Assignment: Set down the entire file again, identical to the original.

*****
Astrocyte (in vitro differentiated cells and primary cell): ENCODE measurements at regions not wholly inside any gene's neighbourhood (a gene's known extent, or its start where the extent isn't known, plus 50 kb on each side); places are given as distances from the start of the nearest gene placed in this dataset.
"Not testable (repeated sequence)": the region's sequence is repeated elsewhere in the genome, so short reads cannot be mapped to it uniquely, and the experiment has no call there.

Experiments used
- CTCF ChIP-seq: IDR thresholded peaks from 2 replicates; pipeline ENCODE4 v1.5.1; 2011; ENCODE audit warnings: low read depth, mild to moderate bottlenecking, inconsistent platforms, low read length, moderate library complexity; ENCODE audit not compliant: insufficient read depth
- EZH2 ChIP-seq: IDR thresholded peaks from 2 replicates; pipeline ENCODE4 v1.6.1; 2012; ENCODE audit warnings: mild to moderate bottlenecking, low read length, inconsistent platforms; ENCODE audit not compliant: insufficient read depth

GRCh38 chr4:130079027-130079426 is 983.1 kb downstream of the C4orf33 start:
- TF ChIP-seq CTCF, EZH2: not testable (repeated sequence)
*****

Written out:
Astrocyte (in vitro differentiated cells and primary cell): ENCODE measurements at regions not wholly inside any gene's neighbourhood (a gene's known extent, or its start where the extent isn't known, plus 50 kb on each side); places are given as distances from the start of the nearest gene placed in this dataset.
"Not testable (repeated sequence)": the region's sequence is repeated elsewhere in the genome, so short reads cannot be mapped to it uniquely, and the experiment has no call there.

Experiments used
- CTCF ChIP-seq: IDR thresholded peaks from 2 replicates; pipeline ENCODE4 v1.5.1; 2011; ENCODE audit warnings: low read depth, mild to moderate bottlenecking, inconsistent platforms, low read length, moderate library complexity; ENCODE audit not compliant: insufficient read depth
- EZH2 ChIP-seq: IDR thresholded peaks from 2 replicates; pipeline ENCODE4 v1.6.1; 2012; ENCODE audit warnings: mild to moderate bottlenecking, low read length, inconsistent platforms; ENCODE audit not compliant: insufficient read depth

GRCh38 chr4:130079027-130079426 is 983.1 kb downstream of the C4orf33 start:
- TF ChIP-seq CTCF, EZH2: not testable (repeated sequence)